Former Rep. Ty Cullen’s sentence was reduced for providing assistance to the federal government in an ongoing investigation involving public corruption.

Former Rep. Ty Cullen was sentenced to two years in federal prison on Thursday for taking cash bribes of more than $25,000 as well as payments in the form of poker chips totaling $22,000 between 2015 and 2021 as part of a scheme to influence legislation involving wastewater and cesspools.

Cullen’s sentence is substantially less than the 40-month sentence handed down to former Sen. J. Kalani English, who also took bribes from businessman Milton Choy. The disparity is due in large part to the assistance Cullen provided to the federal government as part of an ongoing investigation into public corruption in Hawaii.

A sentencing report to the court recommended a sentence of 37 to 46 months. But federal prosecutors asked for a lighter sentence of between 24 to 30 months. Cullen’s attorney asked for a sentence of 15 months.

Former Rep. Ty Cullen was sentenced to two years in federal prison. (David Croxford/Civil Beat/2023)

U.S. District Judge Susan Oki Mollway ordered Cullen to surrender at 10 a.m. on May 18. Cullen requested that he serve his prison sentence at federal facilities in either Yankton, South Dakota, or Montgomery, Alabama, for the vocational programs those facilities provide.

Cullen was also ordered to pay a $25,000 fine on top of a $23,000 forfeiture he handed to the court Thursday morning to pay for the amount of bribes he took. After being released from prison, Cullen will spend three years under supervised release.

In addition to Cullen and English, the federal investigation into bribes Choy paid to public officials has also ensnared two former wastewater officials on Maui. All the defendants have so far pleaded guilty.

Assistant U.S. Attorney Ken Sorenson declined to discuss the nature of Cullen’s assistance, but said that “we’re hopeful it will result in more prosecutions.”

Compared to English, the information Cullen provided was “substantial,” Sorenson said. However, he declined to say whether more legislators or public officials could be targets of the federal investigation.

During the hearing, Cullen’s family and friends packed the gallery behind the defense table, where Cullen sat with his attorney Birney Bervar. Last week, Bervar asked the court to impose a 15-month sentence. His filing included dozens of letters from Cullen’s supporters and family members, as well as pictures from Cullen’s volunteer work and a Christmas event last year where Cullen dressed as Santa Claus.

“Mr. Cullen is a good person, he made a very bad mistake,” Bervar told the court.

Cullen became emotional while addressing Mollway. He struggled to speak as he cried while apologizing to his friends and family.

Assistant U.S. Attorney Ken Sorenson said Cullen’s assistance went a long way in reducing his sentence. (Blaze Lovell/Civil Beat/2023)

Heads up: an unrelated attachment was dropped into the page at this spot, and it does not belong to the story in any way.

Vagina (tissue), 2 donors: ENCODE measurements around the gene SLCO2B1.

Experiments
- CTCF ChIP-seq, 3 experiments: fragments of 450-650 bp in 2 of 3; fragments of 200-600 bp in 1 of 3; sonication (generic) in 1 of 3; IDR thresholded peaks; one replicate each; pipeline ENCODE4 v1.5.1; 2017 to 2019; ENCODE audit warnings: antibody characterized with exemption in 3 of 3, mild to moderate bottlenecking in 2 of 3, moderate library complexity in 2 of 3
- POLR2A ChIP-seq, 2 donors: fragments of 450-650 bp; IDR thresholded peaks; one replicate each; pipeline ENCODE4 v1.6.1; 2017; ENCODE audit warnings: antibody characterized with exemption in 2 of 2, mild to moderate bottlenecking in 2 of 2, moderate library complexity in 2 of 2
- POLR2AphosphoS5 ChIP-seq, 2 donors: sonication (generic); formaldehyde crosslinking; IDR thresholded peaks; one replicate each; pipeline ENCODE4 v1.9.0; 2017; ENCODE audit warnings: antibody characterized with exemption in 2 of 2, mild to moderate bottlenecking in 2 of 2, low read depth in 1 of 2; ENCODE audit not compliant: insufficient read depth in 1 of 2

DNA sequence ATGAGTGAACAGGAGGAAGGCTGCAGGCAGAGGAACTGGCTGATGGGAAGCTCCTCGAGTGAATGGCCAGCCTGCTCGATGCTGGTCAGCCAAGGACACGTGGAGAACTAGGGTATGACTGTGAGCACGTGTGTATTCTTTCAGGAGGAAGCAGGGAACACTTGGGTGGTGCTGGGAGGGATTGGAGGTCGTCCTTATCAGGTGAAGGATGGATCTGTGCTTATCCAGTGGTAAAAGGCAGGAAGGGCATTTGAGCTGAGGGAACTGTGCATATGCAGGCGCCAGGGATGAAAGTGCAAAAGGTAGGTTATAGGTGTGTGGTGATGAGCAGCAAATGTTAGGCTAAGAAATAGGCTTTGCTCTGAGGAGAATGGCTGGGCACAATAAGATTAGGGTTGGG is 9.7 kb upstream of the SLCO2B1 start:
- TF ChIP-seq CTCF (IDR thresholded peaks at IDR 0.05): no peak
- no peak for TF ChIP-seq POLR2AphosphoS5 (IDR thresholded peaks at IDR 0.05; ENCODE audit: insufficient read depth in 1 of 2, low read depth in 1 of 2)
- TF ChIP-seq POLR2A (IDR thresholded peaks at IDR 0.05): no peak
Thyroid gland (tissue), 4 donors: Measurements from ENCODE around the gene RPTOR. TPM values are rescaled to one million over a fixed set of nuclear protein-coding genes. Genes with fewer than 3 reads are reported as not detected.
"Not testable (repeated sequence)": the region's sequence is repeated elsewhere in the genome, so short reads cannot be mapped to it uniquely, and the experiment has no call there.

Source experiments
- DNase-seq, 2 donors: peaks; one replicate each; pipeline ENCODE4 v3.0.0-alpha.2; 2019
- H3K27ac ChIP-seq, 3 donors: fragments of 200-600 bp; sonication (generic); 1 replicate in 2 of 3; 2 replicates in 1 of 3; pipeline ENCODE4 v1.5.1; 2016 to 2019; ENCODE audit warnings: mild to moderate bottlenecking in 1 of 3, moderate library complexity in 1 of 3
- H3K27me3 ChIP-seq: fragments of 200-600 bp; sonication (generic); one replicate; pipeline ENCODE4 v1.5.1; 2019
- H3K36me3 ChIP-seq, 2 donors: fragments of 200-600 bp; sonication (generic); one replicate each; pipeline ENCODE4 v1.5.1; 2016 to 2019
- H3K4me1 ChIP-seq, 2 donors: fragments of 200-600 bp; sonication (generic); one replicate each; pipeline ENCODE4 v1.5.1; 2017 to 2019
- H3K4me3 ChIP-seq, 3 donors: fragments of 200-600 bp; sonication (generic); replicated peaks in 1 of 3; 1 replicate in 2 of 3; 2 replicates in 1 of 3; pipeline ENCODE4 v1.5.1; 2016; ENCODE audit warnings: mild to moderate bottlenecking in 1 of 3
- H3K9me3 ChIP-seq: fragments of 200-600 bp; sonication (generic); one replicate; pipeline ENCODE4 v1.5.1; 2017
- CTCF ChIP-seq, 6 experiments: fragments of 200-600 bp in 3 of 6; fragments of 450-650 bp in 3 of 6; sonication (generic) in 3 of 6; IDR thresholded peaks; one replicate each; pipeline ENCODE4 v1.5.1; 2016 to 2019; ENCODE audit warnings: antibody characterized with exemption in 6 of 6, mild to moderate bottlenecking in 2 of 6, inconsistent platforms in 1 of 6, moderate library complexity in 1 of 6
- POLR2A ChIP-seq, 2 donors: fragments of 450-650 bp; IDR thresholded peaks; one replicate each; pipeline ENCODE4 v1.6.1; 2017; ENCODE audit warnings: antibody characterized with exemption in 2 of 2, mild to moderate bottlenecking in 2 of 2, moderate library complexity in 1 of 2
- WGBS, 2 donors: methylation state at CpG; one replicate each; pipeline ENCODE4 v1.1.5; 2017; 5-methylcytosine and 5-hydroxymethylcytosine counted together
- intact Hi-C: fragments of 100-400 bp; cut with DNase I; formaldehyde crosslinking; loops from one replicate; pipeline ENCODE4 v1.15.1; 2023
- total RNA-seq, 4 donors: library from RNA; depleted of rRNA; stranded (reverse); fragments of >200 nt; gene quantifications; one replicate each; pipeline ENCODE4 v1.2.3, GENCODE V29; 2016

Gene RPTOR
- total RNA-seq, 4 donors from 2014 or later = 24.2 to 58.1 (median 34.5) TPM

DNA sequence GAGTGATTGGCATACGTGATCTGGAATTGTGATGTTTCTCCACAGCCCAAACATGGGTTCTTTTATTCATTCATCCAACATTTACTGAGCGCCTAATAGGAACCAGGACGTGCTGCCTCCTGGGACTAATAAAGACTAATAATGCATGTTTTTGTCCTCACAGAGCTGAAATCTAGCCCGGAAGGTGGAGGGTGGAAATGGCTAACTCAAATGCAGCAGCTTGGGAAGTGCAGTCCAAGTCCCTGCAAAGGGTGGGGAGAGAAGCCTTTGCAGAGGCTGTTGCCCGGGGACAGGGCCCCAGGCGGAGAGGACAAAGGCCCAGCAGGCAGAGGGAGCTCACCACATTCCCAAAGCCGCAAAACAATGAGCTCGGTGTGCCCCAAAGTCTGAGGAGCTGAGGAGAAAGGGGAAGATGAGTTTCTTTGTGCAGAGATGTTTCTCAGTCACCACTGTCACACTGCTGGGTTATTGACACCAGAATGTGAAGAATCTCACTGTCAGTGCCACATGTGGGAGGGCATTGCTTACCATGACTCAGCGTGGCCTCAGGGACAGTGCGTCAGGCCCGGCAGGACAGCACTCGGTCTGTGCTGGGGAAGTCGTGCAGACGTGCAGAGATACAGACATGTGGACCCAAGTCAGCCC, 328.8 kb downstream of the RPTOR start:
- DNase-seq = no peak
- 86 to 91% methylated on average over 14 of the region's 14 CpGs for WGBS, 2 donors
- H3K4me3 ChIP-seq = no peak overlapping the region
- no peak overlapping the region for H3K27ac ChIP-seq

“What I did should have never happened,” Cullen, 42, said. “I will continue to work to make my wrong right and ensure that this never happens again.”

Sorenson said Cullen was easy to bribe.

“It’s almost as if this is the way things are done, that this is the price of doing business,” he said.

But Sorenson also told the court that he was saddened that “the promising career of a young man who lifted himself up has come to this.”

In the late 1990s, Cullen’s father, Russel P.L. Cullen, was convicted on one count of attempted murder for shooting at a vehicle in the Kukui Plaza parking garage. The incident left one woman dead.

Ty Cullen was 15 years old at the of Russel Cullen’s conviction. His father died three years later.

Sorenson said the information Cullen provided law enforcement was “valuable,” but he did not agree with Bervar’s request to lower the sentence to 15 months. Mollway seemed to agree.

“One of the things that concerns me is that this was not a momentary lapse in judgment on your part,” she said.

But in handing down the two-year sentence and $25,000 fine, she took into consideration Cullen’s assistance to the federal government as well as his own financial situation. His last financial disclosures with the state indicated Cullen still owed student loans.

In a brief statement to reporters after the sentencing hearing, Cullen apologized to the people of Hawaii and said he “wanted to make this wrong right.”

In March, Stewart Stant, the former director of the Maui County’s Department of Environmental Management, received a 10 year prison sentence for taking about $2 million worth of bribes from Choy in exchange for steering nearly $20 million worth of sole source contracts to Choy’s company, H2O Process Systems.

Another former Maui official, Wilfredo Savella, pleaded guilty in December to taking more than $40,000 worth of bribes from Choy to help steer those contracts. Savella is scheduled to be sentenced on April 20.

Choy, who had been working with the feds for years on the bribery cases, is scheduled to be sentenced on May 17. Sorenson said the government would be requesting a downward departure from the U.S. Probation Office’s sentencing guidelines for Choy’s assistance in the investigation, which means Choy could receive a lighter sentence.

Choy faces a maximum prison sentence of 10 years.

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